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Alvin Howard Sanders (1860-1948) was the son of James Harvey Sanders, a renowned livestock author and founder of the leading livestock journal, The Breeder's Gazette.

Alvin attended Cornell University in Ithaca, New York from 1878 to 1879. His father, then editor of the National Livestock Journal in Chicago called upon his son to help him in the editorial office. In 1881, Alvin graduated from the Union College of Law and received his license from the state of Illinois in 1882.

James Sanders founded The Breeder's Gazette in Chicago on December 1, 1881. Alvin decided to join his father in his new endeavor and was employed on the staff as co-editor. He married Elizabeth A. Hildebrand of Chicago on April 25, 1882. By 1892, Alvin had become editor and owner of The Breeder's Gazette.

On February 20, 1900, the Senate confirmed the appointment of Alvin Sanders as a member of the American delegation to the Paris Exposition.

Atter the Union Stock Yards opened in Chicago, Arthur G. Leonard, Robert Ogilvie, and Alvin Sanders formed the Saddle and Sirloin Club located at the Stockyard Inn in 1903. On the club walls were portraits of the important persons in the livestock movement. In Alvin's book, At the Sign of the Stock Yard Inn, he wrote about the lives of Robert Bakewell, Thomas Bates, Amos Cruickshank and others.

On August 16, 1905, a convention was held at the Illinois Theater in Chicago which was attended by leading commercial and agricultural organizations. It was here that the American Reciprocal Tariff League was formed. Alvin was elected chairman and held this position until 1909. During his service, he corresponded with President Theodore Roosevelt regarding foreign trade agreements with the United States.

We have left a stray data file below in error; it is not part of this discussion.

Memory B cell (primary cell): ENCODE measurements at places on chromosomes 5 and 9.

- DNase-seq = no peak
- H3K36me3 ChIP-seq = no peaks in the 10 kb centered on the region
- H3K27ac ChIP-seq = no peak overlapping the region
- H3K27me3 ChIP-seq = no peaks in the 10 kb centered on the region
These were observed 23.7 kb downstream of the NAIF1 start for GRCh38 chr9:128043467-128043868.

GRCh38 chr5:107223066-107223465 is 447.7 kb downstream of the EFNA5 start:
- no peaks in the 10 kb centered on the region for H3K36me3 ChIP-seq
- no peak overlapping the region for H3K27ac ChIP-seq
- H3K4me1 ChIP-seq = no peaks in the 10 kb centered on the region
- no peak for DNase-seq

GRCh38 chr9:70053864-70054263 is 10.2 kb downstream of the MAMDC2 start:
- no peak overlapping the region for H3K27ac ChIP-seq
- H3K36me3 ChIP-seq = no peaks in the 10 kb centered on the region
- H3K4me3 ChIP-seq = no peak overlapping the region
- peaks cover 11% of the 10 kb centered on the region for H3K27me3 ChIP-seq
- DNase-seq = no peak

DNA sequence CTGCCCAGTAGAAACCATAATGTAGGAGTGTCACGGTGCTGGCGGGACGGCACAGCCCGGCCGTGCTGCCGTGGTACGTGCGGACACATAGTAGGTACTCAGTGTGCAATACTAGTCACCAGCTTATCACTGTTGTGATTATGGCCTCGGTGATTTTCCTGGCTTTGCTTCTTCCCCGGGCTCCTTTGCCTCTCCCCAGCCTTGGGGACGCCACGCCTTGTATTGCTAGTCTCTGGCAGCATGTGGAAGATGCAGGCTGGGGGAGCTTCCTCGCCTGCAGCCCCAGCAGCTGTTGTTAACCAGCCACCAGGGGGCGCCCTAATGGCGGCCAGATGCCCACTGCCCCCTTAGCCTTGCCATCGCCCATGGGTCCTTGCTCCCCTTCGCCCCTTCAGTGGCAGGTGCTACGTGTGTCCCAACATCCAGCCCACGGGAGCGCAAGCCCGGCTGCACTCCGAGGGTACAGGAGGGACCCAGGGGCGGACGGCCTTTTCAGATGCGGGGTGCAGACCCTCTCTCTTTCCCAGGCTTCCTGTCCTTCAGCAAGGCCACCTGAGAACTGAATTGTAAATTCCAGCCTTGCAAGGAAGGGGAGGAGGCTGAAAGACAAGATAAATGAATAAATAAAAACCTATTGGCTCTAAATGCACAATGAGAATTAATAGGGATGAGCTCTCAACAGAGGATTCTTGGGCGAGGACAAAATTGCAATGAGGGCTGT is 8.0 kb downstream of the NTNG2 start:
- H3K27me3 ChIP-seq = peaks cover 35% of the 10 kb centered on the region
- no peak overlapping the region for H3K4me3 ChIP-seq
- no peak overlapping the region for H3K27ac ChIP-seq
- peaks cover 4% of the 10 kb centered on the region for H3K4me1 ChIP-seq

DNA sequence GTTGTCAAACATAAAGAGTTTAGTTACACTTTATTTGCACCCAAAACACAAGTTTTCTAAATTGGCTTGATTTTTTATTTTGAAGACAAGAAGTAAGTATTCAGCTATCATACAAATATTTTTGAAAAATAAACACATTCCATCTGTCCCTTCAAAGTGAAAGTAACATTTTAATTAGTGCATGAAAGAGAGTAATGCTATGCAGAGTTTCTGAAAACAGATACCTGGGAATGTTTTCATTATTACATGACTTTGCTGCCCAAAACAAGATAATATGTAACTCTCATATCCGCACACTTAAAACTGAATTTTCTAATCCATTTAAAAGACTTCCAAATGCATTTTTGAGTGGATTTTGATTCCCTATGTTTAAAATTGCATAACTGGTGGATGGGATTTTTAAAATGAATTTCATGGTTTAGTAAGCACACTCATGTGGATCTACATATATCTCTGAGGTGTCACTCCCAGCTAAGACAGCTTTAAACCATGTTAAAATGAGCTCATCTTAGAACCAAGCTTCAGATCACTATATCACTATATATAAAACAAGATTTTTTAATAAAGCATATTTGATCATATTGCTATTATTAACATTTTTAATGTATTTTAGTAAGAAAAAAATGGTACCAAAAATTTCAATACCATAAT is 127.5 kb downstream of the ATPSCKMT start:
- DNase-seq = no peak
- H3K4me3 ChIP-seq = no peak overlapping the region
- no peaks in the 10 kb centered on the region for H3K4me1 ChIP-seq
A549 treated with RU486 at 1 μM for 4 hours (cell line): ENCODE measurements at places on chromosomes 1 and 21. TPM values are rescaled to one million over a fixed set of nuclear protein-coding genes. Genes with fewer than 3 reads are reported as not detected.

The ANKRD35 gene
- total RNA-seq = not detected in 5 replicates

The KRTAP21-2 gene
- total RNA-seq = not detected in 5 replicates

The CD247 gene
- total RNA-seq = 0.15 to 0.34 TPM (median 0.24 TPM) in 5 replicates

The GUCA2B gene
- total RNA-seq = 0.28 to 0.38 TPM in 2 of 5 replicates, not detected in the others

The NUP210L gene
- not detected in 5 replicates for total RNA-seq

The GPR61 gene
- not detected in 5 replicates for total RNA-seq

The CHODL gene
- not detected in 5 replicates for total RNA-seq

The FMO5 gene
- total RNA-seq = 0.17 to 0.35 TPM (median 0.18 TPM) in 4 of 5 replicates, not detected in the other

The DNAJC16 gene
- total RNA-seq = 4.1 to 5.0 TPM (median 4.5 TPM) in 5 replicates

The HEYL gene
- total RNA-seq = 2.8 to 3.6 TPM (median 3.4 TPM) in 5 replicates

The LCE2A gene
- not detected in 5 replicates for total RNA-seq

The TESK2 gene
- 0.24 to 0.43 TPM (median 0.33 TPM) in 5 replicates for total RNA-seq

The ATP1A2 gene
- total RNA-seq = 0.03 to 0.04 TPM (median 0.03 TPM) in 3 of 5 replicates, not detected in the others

President William Taft appointed a Tariff Board in September 1909 which included Henry C. Emery, professor at Yale; James B. Reynolds, Assistant Secretary of Treasury; and Alvin Sanders.

Alvin wrote many livestock books which included such works as A History of Aberdeen- Angus Cattle, Red White and Roan, Short-Horn Cattle, and The Story of the Herefords. In 1917, he published in collaboration with Wayne Dinsmore, A History of the Percheron Horse. The French government awarded him with the Cross of Officer Merite Agricole in appreciation for his work.

Over the years, he was awarded many awards and honors. He received the degree of Doctor of Agriculture from the University of Illinois in 1906. In 1911, he was presented with the Honorary Degree of Doctor of Laws from Kenyon College. Alvin was also awarded the Chevalier of the Order of Leopold from the King of Belgium for his contribution in promoting interest in scientific stock breeding.

He was a member of many different agricultural organizations. He was made president of the Saddle and Sirloin Club in 1915. Governor Frank O. Lowden appointed him a member of the Illinois Board of Agricultural Advisors in 1917.

Alvin Sanders retired from The Breeder's Gazette journal in 1927. The livestock journal continued to be published by different editors until it went out of business in 1964.